Most of your project problems can be avoided or greatly reduced through risk management. The simple act of identifying and discussing risks goes a long way towards reducing problems in your project.
Let’s look at how to start the risk management process. Here are some questions that we should answer.
How will you identify risks?
Who will be involved?
How often will you perform risk management activities?
What tools and techniques will you use?
Who will own the project risks
As you start, it’s a good idea to see whether organizational risk management assets are available. There is no need to reinvent the wheel. If you have a PMO, see if they have a risk management template. If not, check with other project managers.
The risk management plan should be commensurate with the size and complexity of your project. That is, for simple projects, your risk management plan may be a page or two. For large, complex projects, the plan may be much longer. Click here to see an example of a simple project.
Work with your team to ensure healthy discussion about how you will manage risks. Much of the value of the plan is not in the physical document – it’s in the discussion and interaction with your team.
Project risk background – Describe how your project supports your company’s strategic plan and why the project is important. Is this project like other projects the company has completed in the past or is this project out of the ordinary (and therefore riskier)? How complex is the project? What parts of the project are most risky? How much experience does the team have in managing risks?
Methodology – Describe the methods of how you will identify risks, assess risks, perform risk response planning, and monitor risks.
Roles and responsibilities – Who will perform which risk management activities? Consider designing a responsibility chart/matrix. List roles such as project manager, risk owner, project team, and stakeholders along with their responsibilities.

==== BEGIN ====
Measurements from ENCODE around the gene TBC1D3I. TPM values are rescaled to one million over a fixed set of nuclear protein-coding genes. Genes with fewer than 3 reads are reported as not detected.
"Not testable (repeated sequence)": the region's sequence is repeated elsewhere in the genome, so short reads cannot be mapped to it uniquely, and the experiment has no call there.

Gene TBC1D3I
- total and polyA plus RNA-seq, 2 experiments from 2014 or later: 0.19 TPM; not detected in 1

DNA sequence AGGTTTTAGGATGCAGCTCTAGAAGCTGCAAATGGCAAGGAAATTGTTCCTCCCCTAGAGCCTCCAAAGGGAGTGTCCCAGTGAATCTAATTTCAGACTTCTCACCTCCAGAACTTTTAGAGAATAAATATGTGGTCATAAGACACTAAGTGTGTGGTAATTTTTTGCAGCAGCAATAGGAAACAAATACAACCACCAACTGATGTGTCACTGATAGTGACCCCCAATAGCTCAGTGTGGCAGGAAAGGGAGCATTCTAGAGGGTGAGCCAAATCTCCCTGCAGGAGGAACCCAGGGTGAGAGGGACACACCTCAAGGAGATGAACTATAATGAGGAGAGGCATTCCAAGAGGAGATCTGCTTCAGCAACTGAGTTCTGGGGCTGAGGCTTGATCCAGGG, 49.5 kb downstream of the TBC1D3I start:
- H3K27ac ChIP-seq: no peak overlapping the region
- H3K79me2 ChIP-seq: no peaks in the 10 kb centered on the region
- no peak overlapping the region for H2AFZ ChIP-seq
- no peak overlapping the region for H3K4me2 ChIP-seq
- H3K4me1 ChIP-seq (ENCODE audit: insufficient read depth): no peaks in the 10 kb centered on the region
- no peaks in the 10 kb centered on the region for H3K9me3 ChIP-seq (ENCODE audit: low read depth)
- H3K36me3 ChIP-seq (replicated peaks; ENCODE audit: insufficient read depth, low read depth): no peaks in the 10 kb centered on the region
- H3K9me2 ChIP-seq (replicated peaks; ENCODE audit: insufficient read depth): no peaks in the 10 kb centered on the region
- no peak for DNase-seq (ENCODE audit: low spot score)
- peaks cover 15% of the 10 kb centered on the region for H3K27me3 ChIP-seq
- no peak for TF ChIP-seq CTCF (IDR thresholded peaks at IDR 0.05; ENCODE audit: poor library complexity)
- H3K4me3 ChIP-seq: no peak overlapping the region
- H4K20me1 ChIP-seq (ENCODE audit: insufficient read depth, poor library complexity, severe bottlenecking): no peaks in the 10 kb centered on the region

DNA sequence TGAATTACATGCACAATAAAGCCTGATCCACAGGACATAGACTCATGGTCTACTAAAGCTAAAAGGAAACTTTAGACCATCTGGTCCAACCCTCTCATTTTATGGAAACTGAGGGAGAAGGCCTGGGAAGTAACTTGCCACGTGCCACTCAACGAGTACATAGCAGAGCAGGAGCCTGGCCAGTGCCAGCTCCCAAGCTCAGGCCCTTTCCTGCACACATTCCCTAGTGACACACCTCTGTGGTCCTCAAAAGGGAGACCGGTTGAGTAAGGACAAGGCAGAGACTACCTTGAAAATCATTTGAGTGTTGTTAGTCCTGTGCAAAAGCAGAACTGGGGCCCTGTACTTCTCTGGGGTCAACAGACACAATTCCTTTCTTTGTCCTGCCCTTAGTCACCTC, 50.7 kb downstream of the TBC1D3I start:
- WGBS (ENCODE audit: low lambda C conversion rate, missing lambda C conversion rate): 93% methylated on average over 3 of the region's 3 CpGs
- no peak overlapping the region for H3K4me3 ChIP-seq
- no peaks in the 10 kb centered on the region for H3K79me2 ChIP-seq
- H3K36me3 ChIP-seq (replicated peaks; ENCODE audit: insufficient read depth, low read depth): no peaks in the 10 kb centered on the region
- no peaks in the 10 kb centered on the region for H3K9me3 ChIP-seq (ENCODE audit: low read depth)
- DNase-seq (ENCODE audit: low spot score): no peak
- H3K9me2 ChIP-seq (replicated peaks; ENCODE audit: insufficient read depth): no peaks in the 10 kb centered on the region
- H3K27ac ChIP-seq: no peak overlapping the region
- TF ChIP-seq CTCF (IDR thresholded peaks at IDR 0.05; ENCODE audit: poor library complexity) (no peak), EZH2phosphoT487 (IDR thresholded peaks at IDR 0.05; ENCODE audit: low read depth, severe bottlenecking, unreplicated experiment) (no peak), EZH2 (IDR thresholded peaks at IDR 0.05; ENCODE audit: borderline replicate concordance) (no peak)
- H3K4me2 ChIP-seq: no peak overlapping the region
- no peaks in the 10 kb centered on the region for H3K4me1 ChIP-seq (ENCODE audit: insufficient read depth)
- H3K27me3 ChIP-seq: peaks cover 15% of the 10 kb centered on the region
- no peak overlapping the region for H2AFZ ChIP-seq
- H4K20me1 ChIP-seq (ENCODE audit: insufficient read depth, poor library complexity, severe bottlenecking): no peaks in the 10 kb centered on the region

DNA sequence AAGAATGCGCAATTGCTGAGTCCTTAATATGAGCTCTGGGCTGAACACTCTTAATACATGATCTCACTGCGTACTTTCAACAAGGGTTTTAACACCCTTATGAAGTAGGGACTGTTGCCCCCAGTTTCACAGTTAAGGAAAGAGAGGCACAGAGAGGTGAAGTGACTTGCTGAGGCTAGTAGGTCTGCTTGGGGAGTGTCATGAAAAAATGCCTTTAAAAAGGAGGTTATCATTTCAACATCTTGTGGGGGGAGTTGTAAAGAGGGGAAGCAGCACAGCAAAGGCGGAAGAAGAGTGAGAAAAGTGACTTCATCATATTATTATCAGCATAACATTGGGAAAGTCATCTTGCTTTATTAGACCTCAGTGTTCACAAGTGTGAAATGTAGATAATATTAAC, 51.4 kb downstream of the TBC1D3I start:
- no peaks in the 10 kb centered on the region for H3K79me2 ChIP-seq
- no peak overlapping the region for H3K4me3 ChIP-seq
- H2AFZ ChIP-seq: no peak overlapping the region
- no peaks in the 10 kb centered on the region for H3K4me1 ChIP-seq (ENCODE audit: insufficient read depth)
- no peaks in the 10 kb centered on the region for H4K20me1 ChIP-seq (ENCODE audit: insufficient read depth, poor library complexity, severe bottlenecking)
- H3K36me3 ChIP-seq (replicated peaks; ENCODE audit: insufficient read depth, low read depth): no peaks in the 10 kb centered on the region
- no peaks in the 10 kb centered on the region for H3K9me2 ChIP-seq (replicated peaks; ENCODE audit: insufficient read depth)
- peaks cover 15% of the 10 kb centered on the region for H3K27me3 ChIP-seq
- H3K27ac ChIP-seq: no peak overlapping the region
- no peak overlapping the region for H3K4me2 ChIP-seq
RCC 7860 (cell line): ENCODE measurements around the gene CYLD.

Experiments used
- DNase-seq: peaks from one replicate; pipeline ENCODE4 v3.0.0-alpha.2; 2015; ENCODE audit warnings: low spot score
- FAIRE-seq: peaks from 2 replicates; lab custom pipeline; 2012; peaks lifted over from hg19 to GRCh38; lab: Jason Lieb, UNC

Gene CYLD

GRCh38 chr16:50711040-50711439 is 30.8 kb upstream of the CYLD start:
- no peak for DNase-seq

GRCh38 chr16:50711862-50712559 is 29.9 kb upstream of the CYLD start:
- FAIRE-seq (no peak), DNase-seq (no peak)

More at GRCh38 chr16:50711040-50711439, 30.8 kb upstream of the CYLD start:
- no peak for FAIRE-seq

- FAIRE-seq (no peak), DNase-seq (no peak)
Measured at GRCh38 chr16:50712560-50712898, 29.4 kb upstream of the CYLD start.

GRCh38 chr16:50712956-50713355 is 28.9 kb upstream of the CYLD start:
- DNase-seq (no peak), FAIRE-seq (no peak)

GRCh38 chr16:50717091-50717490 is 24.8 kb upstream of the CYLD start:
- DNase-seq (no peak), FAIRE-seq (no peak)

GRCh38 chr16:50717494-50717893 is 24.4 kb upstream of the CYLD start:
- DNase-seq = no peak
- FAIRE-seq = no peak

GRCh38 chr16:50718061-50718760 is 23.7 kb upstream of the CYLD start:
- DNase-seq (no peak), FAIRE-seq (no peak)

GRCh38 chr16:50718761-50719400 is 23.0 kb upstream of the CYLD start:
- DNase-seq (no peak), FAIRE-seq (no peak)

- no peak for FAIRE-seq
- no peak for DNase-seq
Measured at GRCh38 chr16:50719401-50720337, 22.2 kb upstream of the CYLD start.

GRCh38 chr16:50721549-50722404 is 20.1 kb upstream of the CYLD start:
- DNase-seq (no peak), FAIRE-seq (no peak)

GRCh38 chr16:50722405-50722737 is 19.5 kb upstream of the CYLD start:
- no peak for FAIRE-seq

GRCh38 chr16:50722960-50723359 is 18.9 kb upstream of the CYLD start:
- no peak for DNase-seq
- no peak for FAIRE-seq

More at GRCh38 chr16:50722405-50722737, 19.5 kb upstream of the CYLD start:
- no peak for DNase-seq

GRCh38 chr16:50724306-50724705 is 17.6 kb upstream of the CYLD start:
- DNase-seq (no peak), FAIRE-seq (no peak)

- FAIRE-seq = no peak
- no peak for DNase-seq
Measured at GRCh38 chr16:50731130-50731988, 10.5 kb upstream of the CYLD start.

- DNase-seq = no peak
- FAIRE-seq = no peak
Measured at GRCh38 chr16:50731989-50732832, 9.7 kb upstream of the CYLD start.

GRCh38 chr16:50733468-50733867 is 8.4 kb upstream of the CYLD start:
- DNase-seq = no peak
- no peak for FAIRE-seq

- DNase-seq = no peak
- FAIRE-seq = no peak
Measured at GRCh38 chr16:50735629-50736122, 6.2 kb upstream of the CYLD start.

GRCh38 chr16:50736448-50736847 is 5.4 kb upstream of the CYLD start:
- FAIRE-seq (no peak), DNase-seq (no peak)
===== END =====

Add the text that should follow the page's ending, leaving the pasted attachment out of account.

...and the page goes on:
Timing – Define how often you will perform risk management activities. Standard practice is to review risks weekly during your project meetings. If you have an agile project, consider discussing risks for a couple of minutes in your daily stand-up meetings.
Risk categories – Define the categories of your risks. Standard categories include schedule, scope, quality, and budget. You may find a risk breakdown structure (RBS) in the organizational process assets that provide a longer list of categories and sub-categories. (Companies with strong risk governance may require that you use a standard set of risk categories.)
Definitions – Define risk management terms such as probability, impact, risk, issues, risk appetite, and risk tolerance. Defining probability and impact and your probability and impact scale (e.g., 1-10, 10 being highest) is critical to minimize bias in risk assessments/ratings.
Risk attitude, appetite, and tolerance. What is management’s attitude toward risks in your project? Where do they want to take risks? Where are they risk adverse? How tolerant is the management of schedule slippage? Is a schedule slippage of two weeks okay? How about four weeks? How about cost variance tolerance?
Reporting format – What format will you use to report risks? What will you include?
For larger, more complex projects, you may wish to also include some of the following:
How will risks be recorded/captured? In a spreadsheet, in SharePoint, in a project management tool?
Will there be risk audits? If so, who will perform them? What is the purpose of the audits?
Who will be responsible for risk reassessments/reviews?
How will you calculate risk scores (e.g., probability x impact)?
Will there be go/no go decisions during the project? If so, when?
What tools and techniques will you use to identify risks, qualify risks, quantify risks, and monitor risks?
Will you quantify risks? If so, which ones? The highest risks?
How will lessons learned be documented? When? By whom? How will the lessons learned be shared with other project managers?
How will you determine whether the project is performing well? What metrics will be monitored?
Must organizational standards and policies such as an Enterprise Risk Management policy be followed? Who enforces this? How is the policy enforced?
Yes, it takes time to define a risk management plan. However, this may be the best investment in your project. Done properly, risk management saves time, reduces stress, and positions your team for success. Start with a solid foundation – start with a well-defined, management-approved risk management plan.
Question: What do you include in your risk management plan? Feel free to share any other tips in the comments.
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